No hip replacement

I am 64, have always maintained a healthy lifestyle which included, running, hill walking & going to the gym.

I knew about the OA in one of my hips but X Ray shows it in both.

But I was suddenly rendered debilitated following a particularly strenuous bout of squat exercises & have been in pain ever since! XRay shows OE in the knee & GP believes damaged or fractured cartilage - but tells me that knee replacement is out of the question due to my age & lifestyle!!


  • Shell_H
    Shell_H Moderator Posts: 393

    Hi @Whelpdale - welcome to the online community!

    I see you've been diagnosed with Osteoarthritis in your knees, and this has really had an effect on your lifestyle. However, despite having a healthy and active lifestyle your GP has advised you that you can't get a knee replacement.

    I admit, this is an oddity. Normally, when people are told they can't get a knee replacement it's either because they're too young or because they're overweight, neither of which seems to apply to you. That said, most doctors will try other treatments before they'll allow you to have surgery. Has your GP referred you to a pain clinic and/or given you painkillers to try out and see if they help? Have you been referred to a physiotherapist to see if you can regain your movement and strength that way? I don’t know what your weight is, but weight loss is also often tried first to see if that can help alleviate some of the pain.

    I’d talk to your GP and see if you can have some of these other treatments – even if you go for a second opinion (which I’d suggest you do if you’re unhappy) you will need to go through these options first before you get put forward for surgery, most of the time. Even if another doctor puts you immediately forward for surgery, the waiting time at the moment is a year or more, so using these other therapies in the mean time is highly recommended. Also take a look at our ideas on pain manegement, as these can help a lot.

    Do take a look at our information below on Osteoarthrtis of the knee, and our information on knee replacement surgery. They may help you when talking to your GP or another one.

    Have a look around the rest of the community and do join in wherever you want to. Everyone here is pretty friendly.

    Lovely to meet you!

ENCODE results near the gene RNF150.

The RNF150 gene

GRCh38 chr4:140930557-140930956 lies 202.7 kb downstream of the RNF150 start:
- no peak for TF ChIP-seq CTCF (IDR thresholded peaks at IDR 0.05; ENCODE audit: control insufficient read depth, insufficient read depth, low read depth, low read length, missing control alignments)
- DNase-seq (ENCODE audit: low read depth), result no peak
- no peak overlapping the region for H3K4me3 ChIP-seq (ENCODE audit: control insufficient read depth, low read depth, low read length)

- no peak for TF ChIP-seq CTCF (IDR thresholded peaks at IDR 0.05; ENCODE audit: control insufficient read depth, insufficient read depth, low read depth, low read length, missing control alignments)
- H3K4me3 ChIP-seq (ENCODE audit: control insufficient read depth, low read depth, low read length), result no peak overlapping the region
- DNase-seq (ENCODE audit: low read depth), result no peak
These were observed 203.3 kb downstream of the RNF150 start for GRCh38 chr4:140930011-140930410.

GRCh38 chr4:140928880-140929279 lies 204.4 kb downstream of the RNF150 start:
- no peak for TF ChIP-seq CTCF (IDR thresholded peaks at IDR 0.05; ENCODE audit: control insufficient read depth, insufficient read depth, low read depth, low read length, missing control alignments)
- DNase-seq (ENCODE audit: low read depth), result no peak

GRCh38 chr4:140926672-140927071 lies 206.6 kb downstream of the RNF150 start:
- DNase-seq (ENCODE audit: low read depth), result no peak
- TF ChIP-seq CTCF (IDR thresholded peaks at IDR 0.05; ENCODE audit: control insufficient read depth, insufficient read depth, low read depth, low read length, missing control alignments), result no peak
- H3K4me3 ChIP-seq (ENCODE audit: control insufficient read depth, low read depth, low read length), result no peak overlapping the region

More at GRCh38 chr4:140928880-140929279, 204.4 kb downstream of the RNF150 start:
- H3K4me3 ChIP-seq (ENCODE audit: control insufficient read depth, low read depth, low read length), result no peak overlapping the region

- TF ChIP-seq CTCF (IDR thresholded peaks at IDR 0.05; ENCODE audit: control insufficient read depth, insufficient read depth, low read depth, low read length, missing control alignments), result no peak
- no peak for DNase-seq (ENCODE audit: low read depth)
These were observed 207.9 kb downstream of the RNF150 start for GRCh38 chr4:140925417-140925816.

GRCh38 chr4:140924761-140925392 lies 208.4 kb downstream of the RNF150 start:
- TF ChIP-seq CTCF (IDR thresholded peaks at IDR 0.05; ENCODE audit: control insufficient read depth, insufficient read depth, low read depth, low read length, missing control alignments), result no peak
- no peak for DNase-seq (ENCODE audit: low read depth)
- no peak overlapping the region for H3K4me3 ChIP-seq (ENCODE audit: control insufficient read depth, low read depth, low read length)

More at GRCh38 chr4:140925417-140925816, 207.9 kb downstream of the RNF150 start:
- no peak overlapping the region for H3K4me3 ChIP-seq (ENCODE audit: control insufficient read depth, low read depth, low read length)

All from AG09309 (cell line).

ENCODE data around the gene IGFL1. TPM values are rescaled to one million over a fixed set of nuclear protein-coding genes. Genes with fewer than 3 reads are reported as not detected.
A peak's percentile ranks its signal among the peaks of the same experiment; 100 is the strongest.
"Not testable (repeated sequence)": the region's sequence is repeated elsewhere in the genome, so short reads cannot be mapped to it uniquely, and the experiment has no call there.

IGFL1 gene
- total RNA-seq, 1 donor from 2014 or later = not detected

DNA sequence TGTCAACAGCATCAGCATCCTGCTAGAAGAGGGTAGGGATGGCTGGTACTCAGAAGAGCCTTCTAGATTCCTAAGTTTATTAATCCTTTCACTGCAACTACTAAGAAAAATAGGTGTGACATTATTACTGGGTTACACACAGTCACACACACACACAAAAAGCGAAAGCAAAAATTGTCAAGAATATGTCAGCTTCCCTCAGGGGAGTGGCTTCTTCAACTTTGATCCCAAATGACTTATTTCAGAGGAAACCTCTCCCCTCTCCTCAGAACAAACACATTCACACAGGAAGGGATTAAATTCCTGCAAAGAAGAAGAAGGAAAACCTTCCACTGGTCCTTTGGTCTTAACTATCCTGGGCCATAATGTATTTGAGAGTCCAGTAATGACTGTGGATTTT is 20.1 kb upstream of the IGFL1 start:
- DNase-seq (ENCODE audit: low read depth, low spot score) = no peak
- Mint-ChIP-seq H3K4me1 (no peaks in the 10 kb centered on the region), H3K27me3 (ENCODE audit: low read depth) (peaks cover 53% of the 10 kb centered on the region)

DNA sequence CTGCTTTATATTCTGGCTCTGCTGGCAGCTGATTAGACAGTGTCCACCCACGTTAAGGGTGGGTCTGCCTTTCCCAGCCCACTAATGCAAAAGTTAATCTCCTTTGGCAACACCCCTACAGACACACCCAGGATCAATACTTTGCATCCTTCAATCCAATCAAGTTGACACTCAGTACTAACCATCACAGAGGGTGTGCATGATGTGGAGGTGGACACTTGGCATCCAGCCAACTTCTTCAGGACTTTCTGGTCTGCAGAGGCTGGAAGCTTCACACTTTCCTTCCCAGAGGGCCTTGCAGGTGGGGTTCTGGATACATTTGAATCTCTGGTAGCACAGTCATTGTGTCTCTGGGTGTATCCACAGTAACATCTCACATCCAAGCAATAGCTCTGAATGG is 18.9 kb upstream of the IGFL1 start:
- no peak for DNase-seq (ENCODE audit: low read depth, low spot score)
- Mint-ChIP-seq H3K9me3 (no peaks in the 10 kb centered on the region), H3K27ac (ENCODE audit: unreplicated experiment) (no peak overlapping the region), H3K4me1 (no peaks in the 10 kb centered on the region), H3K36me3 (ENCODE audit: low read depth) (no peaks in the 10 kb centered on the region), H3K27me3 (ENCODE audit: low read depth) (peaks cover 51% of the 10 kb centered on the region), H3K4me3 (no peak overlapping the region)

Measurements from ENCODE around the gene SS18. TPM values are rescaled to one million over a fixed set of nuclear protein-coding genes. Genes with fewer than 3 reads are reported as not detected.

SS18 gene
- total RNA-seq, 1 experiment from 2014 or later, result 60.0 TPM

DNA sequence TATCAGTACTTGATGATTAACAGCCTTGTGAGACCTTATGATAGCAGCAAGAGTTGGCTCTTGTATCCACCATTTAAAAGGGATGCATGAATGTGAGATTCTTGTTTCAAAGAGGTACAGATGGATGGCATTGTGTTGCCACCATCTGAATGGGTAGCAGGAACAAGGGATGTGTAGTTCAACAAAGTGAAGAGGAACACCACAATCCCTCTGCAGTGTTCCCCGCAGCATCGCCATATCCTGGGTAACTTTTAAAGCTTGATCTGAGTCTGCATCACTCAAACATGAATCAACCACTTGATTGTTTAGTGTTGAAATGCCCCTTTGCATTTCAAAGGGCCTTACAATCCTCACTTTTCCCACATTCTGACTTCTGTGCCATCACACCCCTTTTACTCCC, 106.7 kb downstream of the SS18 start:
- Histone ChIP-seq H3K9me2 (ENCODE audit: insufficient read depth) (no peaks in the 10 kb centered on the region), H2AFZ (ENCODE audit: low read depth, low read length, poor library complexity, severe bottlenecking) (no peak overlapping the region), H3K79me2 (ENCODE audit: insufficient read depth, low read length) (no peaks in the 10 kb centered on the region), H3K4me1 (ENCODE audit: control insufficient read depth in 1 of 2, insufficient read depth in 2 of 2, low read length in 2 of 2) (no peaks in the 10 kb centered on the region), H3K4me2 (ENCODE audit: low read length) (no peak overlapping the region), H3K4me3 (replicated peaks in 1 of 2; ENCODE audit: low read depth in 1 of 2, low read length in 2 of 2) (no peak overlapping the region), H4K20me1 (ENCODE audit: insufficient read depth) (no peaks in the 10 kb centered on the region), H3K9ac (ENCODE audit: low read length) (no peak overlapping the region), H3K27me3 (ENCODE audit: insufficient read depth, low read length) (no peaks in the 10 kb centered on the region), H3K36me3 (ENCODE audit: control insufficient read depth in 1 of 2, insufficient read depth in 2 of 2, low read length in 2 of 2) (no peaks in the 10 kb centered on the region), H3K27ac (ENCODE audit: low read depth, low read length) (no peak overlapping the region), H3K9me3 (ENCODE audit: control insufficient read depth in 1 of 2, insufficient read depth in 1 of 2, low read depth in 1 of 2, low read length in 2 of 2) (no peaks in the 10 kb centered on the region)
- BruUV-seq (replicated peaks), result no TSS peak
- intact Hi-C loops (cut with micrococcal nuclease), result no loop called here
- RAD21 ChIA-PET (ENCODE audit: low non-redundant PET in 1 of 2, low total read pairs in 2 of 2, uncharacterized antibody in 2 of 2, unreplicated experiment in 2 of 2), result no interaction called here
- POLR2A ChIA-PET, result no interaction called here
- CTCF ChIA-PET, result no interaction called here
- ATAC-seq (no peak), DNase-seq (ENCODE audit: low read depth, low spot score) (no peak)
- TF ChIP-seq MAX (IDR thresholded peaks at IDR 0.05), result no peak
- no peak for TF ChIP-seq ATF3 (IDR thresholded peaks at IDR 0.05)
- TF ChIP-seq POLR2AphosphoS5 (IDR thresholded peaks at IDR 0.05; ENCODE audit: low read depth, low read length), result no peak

• Lilymary
    Lilymary Member Posts: 1,318

    That prognosis sounds extremely odd. You should request a consultation with a rheumatologist or Musculoskeletal consultant. My sister teaches aerobics, has done for over 30 years. She had both her knees replaced before she was 60 and is still teaching at 67. i’ve just had my hip replaced at 61, my consultant knows I plan to give it a good pounding on the fells once I’ve recovered from surgery! If your GP won’t refer you, ask for a second opinion within the practice.

  • Sheelee
    Sheelee Member Posts: 3

    The medics always seem to go by age, as though we all age in the same robotic way. I can never understand why. I do wonder if it's because they can or cannot replace the artificial joint so many times??

    I still feel, however, that if the op can only be done once, the individual patient has the right to decide when they wish to benefit from the new joint ie immediately or in the future.

    Good luck x

  • Lilymary
    Lilymary Member Posts: 1,318
    edited 24. Jun 2021, 10:03

    64 is not young for THR or TKR, and they can, if we last that long and are in good shape, do hips twice (although I’m not sure I would want to go through this again on my 80s). I believe the same can be said for knees. If your GP is suggesting you would keep running and ruin his precious new knee, I’m sad to say running would be off the agenda anyway, but it probably is already due to the pain, so that argument doesn’t stand up. There’s no reason why you shouldn’t continue fell walking once the new knee has properly bedded in and healed. Ditto the gym, my brother in law goes everyday with a new knee, as well as my sister teaching aerobics and horse riding with two new knees. Like I say, second opinion and referral to a proper specialist rather than misguided general practitioner (there’s a clue in the name) required.